Figure 3. Genes to Proteins. Infographic showing the increase of complexity as information flows from DNA to protein. At each step there are numerous modifications that amplify the number of products from the previous step, resulting in a highly variable end product

In the comparison, the license can therefore be likened to whether any one cultivar has a particular trait or not, and the infrastructure itself could represent how genes are expressed. As this analogy continues, and when considering the choice of genetics and the success of the cultivation, obviously the level of complexity jumps exponentially as cultivators consider cultivation techniques, feed delivery systems & media, genetics & germplasm, personnel, and so on – all of which can also be further subcategorised.

Having the correct set up is crucial to productivity and therefore when a license holder is seeking their genetic starting material it must be in line with the setup and the desired output. And even after a successful grow, there are considerations regarding product readiness such as harvest method and trimming, drying and curing, packaging, storage and so on – comparisons with the modification that can be added to proteins (figure 2)

These steps are in every way as essential as any prior step, as the condition of the final product can still be vetoed by the buyer if it does not meet their required standard.

Conclusions

The reason these two seemingly unrelated topics have parallels stems from the numerous variables involved in each scenario. With the biology, quantifying is made easier as there are decades of research to prop up the numbers, as well as the ever-growing layers of regulation and control which are frequently being discovered and written about. This, along with subjects being divided into new disciplines, creates a constant stream of new information which is being built upon from the preceding data and published work.

However, in the licensed cannabis space, the variables are much harder to quantify and there is not the same level of consistent data to fall back on – in fact, on many occasions, licensed producers are so busy dealing with one set of variables that they often overlook another set of variables. This, like the science counterpart, is better remedied by compartmentalisation of each discipline. Supply of genetics, for example, is best served with a professional growing plan and cultivation instructions to optimise the genetic potential. This will only work in facilities where the set up is suitable for the recommended genetics, hence the need to have specialist suppliers.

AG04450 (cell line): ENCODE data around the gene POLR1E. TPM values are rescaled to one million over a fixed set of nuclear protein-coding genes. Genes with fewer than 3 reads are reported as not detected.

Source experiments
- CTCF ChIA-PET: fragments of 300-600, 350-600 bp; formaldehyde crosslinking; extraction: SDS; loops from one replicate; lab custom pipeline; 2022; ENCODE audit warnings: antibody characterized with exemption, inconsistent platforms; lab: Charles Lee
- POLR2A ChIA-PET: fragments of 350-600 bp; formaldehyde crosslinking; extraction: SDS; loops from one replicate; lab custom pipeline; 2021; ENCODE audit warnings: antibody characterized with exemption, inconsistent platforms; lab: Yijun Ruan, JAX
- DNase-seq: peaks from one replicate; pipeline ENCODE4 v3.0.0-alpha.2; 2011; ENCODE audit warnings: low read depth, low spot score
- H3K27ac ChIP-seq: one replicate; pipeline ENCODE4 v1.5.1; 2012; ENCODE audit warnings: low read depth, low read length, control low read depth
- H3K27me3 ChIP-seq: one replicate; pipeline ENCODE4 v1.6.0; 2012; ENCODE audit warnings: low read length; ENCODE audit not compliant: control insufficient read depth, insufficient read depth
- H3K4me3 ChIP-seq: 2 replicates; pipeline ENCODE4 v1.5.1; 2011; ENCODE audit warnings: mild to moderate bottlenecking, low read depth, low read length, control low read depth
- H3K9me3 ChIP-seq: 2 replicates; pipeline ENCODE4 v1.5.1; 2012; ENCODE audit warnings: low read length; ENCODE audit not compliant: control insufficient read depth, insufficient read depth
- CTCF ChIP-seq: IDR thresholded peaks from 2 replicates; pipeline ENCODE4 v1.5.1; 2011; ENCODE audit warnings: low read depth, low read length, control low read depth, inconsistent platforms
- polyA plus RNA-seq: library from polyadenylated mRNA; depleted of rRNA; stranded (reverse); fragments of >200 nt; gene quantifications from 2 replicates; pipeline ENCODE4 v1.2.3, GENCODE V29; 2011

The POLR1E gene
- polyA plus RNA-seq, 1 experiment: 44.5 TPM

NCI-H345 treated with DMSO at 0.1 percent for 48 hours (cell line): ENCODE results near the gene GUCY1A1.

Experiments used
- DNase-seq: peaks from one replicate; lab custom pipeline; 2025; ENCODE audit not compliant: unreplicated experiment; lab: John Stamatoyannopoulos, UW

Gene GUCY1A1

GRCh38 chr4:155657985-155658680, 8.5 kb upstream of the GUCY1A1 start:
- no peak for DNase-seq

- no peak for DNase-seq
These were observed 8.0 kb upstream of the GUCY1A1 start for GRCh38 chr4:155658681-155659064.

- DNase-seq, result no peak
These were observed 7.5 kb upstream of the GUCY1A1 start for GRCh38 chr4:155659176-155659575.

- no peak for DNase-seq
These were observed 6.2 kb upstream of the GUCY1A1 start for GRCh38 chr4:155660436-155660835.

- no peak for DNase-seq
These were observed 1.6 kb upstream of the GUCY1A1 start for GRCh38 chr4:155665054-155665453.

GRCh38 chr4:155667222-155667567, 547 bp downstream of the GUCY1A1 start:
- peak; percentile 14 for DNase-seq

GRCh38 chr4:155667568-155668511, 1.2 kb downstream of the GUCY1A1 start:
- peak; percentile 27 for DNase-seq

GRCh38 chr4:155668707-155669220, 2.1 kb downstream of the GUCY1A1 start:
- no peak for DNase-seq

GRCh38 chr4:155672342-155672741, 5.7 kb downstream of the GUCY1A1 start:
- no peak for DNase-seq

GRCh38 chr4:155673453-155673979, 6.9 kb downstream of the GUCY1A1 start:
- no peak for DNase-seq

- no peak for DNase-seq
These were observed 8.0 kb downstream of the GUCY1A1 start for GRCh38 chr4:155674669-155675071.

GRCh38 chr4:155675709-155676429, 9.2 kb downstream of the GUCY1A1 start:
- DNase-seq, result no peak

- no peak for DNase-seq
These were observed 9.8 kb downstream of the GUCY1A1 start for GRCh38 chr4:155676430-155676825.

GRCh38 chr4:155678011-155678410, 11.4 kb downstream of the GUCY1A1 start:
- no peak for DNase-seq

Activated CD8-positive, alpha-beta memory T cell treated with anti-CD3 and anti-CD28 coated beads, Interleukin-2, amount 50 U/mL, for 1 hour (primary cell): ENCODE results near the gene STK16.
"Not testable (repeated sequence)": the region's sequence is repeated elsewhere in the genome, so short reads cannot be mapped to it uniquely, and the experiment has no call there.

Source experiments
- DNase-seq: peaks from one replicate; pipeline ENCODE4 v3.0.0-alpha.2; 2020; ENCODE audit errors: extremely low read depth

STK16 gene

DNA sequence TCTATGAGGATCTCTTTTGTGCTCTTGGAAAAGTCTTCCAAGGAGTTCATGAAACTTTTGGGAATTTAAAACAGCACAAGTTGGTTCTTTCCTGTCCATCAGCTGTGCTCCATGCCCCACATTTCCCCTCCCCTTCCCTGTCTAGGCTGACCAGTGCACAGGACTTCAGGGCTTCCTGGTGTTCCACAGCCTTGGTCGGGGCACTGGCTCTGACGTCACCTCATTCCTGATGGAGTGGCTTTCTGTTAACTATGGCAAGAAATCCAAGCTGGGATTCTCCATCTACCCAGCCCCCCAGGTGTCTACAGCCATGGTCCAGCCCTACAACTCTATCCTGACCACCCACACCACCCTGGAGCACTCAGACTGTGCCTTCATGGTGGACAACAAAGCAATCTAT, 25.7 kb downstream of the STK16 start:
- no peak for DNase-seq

By having these specialists focused on their area of expertise, i.e. matching genetics to the environment they are intended to be grown in, and by having the entire system orchestrated from build of site to offtake, there is then a much greater likelihood that everything functions as it should. If a gene should pick up a mutation which affects the protein product of that gene, then there is a good chance the function of the protein (and therefore function of the gene) could be altered, resulting in disease.

This is similar to a part of a growing facility’s infrastructure failing and causing unfavourable conditions which result in a drop of yield or quality in the plant. Much like in biological systems, small changes at the input stage (genes) can cause devastating changes to the ability of that biological system to function properly. This is also true in modern cannabis cultivation where the lack of real-time monitoring, coupled with the lack of good contingencies can further escalate those which would otherwise be small problems when they arise. As with human health, where early detection of disease often stands the patient in better stead for treatment and recovery, so does early identification of problems in a grow chamber. If an issue can be known to the grower before it has a chance to affect the plants then there is obviously less chance of it manifesting into a real problem, especially if good contingencies are in place. Selection of the correct infrastructure, genetics, growing system and personnel can all help reduce the risk to crops.

When the genetic information flow was first published and biologists started to understand DNA, RNA and protein function, no one could have predicted the numerous levels of regulation and other influential factors involved in controlling these biological systems. This is echoed in the license cannabis industry where the further into the process anyone goes, the more learning must be done. Much like in biology there is too much information throughout all the disciplines for one person to truly master it all, so as with any industry, dedicated personnel controlling finance, sales, cultivation and so on are needed in order to maximise the return on investment and fulfil the industry’s potential.  

*During my undergraduate studies, the human genetics lecturer described the maths involved in multifactorial inheritance (many genes involved in determining the phenotype, for example predisposition to a disease state such as heart disease) as surpassing the complexity of maths use in rocket science calculations – an interesting and surprising little fact!